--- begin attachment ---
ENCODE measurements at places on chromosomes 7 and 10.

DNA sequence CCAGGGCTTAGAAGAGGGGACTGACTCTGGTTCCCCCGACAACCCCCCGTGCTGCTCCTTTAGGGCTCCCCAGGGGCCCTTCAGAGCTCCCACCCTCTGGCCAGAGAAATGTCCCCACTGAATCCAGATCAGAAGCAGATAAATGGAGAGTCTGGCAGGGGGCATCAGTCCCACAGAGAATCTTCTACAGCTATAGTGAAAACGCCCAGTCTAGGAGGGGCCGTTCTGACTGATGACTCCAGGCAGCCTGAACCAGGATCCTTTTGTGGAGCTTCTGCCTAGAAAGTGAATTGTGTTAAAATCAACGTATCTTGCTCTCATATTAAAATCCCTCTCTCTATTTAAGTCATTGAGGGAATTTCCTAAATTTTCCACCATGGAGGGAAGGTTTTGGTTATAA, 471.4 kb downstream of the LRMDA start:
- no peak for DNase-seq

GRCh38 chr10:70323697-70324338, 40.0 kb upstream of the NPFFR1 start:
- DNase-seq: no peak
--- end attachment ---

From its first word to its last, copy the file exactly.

ENCODE measurements at places on chromosomes 7 and 10.

DNA sequence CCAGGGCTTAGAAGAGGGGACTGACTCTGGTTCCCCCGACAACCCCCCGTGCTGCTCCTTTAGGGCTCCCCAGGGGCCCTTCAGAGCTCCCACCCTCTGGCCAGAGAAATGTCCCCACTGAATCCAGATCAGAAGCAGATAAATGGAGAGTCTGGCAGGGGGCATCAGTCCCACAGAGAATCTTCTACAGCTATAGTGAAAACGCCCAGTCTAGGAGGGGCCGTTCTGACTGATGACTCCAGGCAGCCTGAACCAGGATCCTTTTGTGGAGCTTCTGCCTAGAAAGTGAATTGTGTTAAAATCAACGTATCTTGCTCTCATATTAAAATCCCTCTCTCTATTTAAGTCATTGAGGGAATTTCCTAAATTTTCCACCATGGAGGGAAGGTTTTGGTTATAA, 471.4 kb downstream of the LRMDA start:
- no peak for DNase-seq

GRCh38 chr10:70323697-70324338, 40.0 kb upstream of the NPFFR1 start:
- DNase-seq: no peak